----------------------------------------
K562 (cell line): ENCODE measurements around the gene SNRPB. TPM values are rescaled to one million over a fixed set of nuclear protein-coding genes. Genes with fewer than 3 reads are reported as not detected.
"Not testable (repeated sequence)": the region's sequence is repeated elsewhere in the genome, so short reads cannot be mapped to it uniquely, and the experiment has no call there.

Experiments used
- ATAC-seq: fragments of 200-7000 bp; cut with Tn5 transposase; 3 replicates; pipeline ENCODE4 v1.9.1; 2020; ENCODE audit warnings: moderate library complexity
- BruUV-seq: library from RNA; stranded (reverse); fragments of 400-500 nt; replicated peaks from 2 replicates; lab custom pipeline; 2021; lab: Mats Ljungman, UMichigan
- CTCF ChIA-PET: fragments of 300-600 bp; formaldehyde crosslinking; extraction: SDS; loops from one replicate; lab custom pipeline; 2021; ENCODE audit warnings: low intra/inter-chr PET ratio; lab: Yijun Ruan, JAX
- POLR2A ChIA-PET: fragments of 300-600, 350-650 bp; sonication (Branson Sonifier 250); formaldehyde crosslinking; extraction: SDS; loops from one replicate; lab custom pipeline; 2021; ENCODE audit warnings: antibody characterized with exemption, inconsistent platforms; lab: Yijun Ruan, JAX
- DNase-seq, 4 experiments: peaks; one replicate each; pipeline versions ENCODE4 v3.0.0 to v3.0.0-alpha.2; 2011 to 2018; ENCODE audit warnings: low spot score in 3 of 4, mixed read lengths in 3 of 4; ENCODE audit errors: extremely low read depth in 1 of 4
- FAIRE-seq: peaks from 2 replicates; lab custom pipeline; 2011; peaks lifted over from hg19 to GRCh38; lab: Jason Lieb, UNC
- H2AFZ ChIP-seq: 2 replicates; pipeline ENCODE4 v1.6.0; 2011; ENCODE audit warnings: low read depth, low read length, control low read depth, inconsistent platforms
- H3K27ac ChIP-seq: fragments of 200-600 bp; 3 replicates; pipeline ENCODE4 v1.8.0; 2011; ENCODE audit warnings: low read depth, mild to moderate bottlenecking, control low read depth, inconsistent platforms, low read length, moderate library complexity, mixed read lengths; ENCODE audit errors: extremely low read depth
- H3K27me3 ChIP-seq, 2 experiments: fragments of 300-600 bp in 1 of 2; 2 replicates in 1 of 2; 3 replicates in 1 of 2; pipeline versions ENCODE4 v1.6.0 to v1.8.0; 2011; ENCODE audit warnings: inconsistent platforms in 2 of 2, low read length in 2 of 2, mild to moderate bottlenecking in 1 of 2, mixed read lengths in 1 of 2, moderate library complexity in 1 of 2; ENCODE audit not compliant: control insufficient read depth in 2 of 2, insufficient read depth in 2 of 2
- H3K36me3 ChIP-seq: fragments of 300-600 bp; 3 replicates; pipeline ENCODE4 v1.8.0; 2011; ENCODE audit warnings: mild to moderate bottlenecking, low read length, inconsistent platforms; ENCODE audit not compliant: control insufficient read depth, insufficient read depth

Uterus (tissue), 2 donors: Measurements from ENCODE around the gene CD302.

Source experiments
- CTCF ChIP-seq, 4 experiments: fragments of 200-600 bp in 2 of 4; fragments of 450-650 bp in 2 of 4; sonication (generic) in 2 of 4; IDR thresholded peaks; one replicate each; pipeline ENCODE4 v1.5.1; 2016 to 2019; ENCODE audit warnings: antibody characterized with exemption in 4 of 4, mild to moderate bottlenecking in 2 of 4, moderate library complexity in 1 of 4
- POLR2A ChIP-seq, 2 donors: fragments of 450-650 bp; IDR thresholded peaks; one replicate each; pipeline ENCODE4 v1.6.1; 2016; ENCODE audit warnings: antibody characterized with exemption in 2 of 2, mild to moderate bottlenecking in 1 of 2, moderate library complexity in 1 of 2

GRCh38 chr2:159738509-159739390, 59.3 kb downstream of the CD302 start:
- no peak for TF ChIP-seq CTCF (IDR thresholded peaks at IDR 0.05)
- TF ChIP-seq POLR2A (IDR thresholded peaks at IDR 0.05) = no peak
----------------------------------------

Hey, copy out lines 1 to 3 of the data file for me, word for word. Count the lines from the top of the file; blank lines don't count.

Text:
K562 (cell line): ENCODE measurements around the gene SNRPB. TPM values are rescaled to one million over a fixed set of nuclear protein-coding genes. Genes with fewer than 3 reads are reported as not detected.
"Not testable (repeated sequence)": the region's sequence is repeated elsewhere in the genome, so short reads cannot be mapped to it uniquely, and the experiment has no call there.

Experiments used